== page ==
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United Church stands up for justice, reaffirms its call to end Israeli occupation

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South African anti-apartheid leader and archbishop Desmond Tutu urged the United

The United Church of Canada’s General Council, which meets every two years, sets policy for the Church. In the course of its 2014 meeting, held in Corner Brook, Newfoundland, the Council voted to strengthen the Church's opposition to Israel’s illegal occupation of Palestinian land. Acting in the face of tremendous pressure from the Centre for Israel and Jewish Affairs (CIJA), the key organization in Canada's Israel Lobby, as well as Christian Zionist church members, it passed a resolution in favour of “initiating and developing a program of education and advocacy in co-operation with our partners, related to divestment from and economic sanctions against all corporations and institutions complicit in and benefiting from the illegal occupation.” It was at the Council's 2012 national meeting in Ottawa that the Council initially decided to boycott goods produced in Israeli settlements in the West Bank. CIJA responded at that time by cutting ties with the Church.

In the latest round, internal Church opposition to the resolution was spearheaded by minister Andrew Love, who insisted that support for the resolution was motivated by anti-Semitism. IJV considers this argument to be a completely unacceptable smear and an affront to those who have experienced real anti-Semitism. Furthermore, we categorically condemn the misuse of the label of anti-Semitism to bully Palestinian human rights advocates into silence. The Church's stand on this issue reflects its overall commitment to progressive values. Opposition to the Israeli occupation is mounting in the ranks of increasing numbers of progressive organizations around the world, among people of a range of religious denominations, as well as those whose motivation for being involved in the Palestine solidarity movement is a strictly secular commitment to social justice.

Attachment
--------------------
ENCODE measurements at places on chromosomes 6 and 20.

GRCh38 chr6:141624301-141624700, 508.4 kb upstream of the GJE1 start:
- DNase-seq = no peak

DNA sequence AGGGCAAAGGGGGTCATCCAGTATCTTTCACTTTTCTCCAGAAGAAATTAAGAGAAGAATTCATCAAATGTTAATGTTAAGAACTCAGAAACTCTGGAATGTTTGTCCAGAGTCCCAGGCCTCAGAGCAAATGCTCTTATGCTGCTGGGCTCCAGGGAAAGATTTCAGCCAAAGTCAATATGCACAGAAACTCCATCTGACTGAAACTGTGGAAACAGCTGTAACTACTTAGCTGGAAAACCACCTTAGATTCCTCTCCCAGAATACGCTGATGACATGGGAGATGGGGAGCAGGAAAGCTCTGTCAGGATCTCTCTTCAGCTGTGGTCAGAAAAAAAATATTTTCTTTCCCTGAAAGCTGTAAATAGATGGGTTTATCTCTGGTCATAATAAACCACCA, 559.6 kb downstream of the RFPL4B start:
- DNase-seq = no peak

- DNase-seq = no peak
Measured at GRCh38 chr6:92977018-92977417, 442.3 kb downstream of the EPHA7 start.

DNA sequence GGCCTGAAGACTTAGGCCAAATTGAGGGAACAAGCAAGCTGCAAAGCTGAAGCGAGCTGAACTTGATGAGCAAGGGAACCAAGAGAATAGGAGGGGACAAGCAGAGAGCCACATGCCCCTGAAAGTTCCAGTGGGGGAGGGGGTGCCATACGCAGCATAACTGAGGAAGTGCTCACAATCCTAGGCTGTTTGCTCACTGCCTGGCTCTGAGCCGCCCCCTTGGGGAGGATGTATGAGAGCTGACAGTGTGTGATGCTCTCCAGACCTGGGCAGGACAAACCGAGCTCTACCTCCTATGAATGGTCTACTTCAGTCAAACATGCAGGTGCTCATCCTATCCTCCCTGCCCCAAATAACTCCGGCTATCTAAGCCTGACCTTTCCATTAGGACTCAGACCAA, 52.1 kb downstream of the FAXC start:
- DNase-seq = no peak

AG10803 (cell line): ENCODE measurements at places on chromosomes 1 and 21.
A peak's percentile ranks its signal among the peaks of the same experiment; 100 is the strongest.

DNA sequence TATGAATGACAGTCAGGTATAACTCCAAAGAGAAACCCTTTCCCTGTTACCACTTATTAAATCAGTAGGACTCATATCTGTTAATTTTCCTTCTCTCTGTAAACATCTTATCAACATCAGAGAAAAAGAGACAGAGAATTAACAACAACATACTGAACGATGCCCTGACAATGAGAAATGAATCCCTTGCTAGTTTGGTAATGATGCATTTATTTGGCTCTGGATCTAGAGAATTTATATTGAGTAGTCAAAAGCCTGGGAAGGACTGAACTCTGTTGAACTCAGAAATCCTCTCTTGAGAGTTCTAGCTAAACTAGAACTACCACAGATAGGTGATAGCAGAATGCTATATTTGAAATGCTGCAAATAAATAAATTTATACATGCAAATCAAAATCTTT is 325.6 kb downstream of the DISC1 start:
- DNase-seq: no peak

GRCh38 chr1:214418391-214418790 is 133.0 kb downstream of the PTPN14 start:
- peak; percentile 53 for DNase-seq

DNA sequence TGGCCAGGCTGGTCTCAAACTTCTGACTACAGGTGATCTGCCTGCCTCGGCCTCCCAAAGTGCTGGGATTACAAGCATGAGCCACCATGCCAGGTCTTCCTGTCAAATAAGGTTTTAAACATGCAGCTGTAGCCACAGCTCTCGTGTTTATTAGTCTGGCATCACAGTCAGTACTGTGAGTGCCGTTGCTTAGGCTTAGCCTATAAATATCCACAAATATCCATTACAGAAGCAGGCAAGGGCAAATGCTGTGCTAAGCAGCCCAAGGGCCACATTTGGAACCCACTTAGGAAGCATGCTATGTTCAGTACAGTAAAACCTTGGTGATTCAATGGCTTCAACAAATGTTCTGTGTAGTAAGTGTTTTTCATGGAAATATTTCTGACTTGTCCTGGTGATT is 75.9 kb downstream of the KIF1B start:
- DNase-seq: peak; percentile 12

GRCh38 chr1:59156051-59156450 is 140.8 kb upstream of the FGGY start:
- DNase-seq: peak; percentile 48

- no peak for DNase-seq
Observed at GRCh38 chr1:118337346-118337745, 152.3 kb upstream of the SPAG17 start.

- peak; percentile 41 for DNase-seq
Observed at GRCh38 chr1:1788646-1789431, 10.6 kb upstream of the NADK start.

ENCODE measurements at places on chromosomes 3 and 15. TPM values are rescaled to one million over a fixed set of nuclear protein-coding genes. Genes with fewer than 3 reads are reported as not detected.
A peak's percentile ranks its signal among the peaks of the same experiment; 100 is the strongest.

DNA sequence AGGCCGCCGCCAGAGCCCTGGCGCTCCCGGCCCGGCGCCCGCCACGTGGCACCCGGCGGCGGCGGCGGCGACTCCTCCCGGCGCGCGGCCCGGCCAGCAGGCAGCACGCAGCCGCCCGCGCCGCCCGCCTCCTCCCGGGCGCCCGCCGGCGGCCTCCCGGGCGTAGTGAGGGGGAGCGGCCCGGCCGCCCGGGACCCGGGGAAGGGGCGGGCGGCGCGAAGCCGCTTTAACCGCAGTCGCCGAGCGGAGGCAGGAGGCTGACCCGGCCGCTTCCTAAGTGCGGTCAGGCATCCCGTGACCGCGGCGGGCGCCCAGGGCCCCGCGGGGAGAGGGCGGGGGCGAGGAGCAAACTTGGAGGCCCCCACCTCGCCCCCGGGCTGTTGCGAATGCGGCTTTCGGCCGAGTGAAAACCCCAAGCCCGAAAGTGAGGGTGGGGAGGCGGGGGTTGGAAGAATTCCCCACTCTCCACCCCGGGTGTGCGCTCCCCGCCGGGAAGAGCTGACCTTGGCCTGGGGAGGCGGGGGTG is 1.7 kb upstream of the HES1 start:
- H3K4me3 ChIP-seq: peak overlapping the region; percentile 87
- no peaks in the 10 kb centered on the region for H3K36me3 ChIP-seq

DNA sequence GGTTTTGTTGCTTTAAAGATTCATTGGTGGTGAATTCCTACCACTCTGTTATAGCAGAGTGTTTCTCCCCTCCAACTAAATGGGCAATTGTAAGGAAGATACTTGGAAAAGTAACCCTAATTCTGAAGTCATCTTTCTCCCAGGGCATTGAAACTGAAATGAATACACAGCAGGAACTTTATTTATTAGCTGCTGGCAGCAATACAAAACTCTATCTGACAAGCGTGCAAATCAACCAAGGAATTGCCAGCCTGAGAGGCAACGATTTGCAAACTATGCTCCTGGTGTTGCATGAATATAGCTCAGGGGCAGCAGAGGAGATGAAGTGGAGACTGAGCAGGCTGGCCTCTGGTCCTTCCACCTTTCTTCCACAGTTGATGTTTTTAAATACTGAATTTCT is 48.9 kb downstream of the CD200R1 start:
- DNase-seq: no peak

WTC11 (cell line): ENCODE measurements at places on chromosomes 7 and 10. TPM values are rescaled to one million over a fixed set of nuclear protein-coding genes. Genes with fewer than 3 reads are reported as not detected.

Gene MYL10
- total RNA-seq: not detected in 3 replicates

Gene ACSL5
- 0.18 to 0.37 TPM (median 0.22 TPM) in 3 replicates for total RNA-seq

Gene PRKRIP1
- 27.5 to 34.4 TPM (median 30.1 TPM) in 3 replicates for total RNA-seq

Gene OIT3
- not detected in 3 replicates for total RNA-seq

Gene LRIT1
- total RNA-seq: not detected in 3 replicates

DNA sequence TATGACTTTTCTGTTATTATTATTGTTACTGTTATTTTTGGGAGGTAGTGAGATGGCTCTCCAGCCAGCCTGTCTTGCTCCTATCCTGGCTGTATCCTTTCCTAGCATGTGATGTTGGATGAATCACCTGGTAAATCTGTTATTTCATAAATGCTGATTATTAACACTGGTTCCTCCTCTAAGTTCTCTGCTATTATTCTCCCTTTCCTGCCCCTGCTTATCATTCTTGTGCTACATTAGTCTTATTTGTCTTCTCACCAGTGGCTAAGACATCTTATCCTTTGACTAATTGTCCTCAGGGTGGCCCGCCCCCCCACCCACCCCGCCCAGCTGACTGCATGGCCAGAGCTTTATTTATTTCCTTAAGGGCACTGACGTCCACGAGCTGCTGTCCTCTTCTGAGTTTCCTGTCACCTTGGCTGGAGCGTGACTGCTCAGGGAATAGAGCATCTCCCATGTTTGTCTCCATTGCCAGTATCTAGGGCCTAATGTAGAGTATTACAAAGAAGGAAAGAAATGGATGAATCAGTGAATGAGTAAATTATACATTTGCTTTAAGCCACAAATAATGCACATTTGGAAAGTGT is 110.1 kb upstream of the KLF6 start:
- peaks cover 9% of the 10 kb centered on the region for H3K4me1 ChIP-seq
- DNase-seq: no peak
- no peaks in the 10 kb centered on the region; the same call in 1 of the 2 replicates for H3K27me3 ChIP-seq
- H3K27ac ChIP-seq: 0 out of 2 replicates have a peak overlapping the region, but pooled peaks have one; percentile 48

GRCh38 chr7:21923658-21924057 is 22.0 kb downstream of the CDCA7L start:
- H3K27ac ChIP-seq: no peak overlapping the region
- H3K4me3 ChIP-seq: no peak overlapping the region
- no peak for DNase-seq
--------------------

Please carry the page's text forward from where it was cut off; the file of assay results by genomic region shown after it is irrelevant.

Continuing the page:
Rejecting the claim that the church was succumbing to anti-Semitism, church staff Patti Talbot explained that the Council was re-affirming the right of self-determination for both Palestinians and Israelis and attempting to ensure that people of the region strive to resolve the conflict based on international law. We agree with Talbot, as the Council's stand is completely consistent with the Church's longstanding dedication to social justice and international solidarity.

Sid Shniad is a national steering committee member of Independent Jewish Voices - Canada. 

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